Wednesday, 8 May 2013


Little Bull theatre
Battersea Arts Centre, 7 May 2013

"Django Reinhardt" as Orpheus.
Entertaining pastiche Parisian Jazz Age hot club version of the Orpheus myth that nonetheless touches a tragic sentiment at the climax.

Sometimes site-specific theatre can create a powerful dramatic effect. My previous site-specific performance at the Battersea Arts Centre (BAC) was  Punchdrunk’s Poe interpretation, and I don't recall feeling moved. The Centre’s art nouveau architecture is much better suited to this ironic, but powerful, version of the Orpheus myth.

The conceit is that this is a 1920s Parisian Jazz setting of the myth, in a music hall that has engaged the great Romani guitarist Django Reinhardt as Orpheus.

The result of this playful idea is a burlesque that the actual Reinhardt, or indeed any of his contemporaries, is unlikely to have been involved in. For example, the production deftly parodies (and celebrates) silent films, in a way inspired by the recent film The Artist.

This doesn’t matter: what matters is that the combination of hot jazz, infectiously broad humour and quotations from the French classical tradition and Monteverdi’s Orfeo somehow works.

The details matter. From the poster design, to the drinks and food menu at the BAC, the spell is woven from many strands, and the effect is magical. If the result isn’t authentic 1920s Paris, it nonetheless feels much more romantic than 2010s London.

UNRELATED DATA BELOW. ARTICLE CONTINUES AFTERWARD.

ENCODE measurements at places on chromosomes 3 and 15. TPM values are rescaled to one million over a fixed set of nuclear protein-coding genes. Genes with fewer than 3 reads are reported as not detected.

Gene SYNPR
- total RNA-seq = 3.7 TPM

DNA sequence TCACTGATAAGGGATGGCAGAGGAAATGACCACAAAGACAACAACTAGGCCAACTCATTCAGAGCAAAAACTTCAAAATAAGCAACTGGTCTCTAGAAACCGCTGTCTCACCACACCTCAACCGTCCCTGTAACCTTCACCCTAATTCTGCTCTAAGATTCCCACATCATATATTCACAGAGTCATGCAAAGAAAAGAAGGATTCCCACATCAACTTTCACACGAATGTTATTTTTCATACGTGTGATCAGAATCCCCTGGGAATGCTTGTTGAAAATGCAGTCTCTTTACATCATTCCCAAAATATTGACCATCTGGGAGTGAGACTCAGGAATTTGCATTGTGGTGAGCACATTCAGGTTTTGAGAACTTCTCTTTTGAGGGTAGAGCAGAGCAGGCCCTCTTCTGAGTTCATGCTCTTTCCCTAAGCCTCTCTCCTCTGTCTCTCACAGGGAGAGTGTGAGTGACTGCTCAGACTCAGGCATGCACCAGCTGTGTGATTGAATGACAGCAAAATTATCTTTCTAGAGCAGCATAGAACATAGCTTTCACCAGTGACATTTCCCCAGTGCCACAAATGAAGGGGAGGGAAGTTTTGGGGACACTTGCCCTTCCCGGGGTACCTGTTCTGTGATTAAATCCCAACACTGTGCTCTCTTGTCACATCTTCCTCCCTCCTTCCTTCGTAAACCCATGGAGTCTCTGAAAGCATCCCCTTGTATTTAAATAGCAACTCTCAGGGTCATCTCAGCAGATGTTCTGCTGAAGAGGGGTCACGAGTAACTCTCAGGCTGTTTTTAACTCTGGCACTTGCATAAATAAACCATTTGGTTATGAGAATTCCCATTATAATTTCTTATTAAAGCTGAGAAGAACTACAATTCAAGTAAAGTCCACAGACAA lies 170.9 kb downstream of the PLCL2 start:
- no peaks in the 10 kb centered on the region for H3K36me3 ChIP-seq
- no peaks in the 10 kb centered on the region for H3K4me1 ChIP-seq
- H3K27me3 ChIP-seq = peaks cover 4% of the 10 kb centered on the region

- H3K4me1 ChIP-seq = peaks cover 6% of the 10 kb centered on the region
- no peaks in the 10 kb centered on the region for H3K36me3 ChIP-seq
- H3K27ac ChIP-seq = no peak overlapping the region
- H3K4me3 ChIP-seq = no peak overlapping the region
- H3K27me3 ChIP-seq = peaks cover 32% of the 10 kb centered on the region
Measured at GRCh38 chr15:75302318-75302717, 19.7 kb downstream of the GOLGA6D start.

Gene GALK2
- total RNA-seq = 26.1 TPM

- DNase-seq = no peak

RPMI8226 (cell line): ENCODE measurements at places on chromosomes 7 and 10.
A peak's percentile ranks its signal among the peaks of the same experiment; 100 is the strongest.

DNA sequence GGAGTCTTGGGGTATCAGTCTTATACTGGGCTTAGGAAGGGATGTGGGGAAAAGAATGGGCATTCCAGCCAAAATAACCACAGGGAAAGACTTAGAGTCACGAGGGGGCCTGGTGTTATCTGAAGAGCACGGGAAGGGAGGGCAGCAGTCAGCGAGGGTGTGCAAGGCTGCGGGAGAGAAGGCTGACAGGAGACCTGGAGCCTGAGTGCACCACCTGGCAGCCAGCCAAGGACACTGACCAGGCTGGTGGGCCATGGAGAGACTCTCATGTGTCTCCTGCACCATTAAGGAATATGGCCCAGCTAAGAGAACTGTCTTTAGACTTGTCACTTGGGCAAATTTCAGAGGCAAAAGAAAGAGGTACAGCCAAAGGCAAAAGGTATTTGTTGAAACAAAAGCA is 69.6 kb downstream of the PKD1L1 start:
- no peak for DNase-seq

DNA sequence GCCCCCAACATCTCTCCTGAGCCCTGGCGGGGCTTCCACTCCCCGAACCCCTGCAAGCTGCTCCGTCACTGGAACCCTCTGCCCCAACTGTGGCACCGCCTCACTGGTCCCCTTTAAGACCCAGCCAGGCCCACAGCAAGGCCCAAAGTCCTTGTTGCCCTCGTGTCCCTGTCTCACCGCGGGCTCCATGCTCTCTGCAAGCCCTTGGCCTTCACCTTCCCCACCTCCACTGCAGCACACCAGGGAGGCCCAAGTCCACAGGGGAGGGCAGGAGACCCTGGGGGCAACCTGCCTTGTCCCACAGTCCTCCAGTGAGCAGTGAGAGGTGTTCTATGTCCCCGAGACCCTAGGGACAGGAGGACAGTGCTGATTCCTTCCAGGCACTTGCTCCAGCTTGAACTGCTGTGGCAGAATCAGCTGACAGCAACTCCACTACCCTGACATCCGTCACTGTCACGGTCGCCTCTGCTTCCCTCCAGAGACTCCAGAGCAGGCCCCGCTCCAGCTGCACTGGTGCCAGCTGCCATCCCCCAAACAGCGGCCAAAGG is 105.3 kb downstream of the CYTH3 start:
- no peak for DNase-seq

Django got a proper hommage during the interval, which ought to have gotten the crowd swinging like Josephine Baker, if only we weren’t all so bourgeois.

Eight musicians who can also act, dance and sing would be an impossible casting requirement, and we wouldn’t find such a cast in Battersea. So it’s just as well that this production was intended to be mostly funny; the entertainment value was very high, especially as the musicians were genuinely talented at evoking the period’s jazz.

But at the key moment, the dramatic potential of the Orpheus myth rightly superseded the humorous theatricality of the rest of the evening. Persephone’s aria, leading to Orpheus and Eurydice’s escape, and climaxing with Orpheus’ doubt and tragic second loss… all of this was played seriously and very movingly.

It was also original music, composed by this extremely talented company, Little Bull Theatre, of whom I hope to experience more great evenings.

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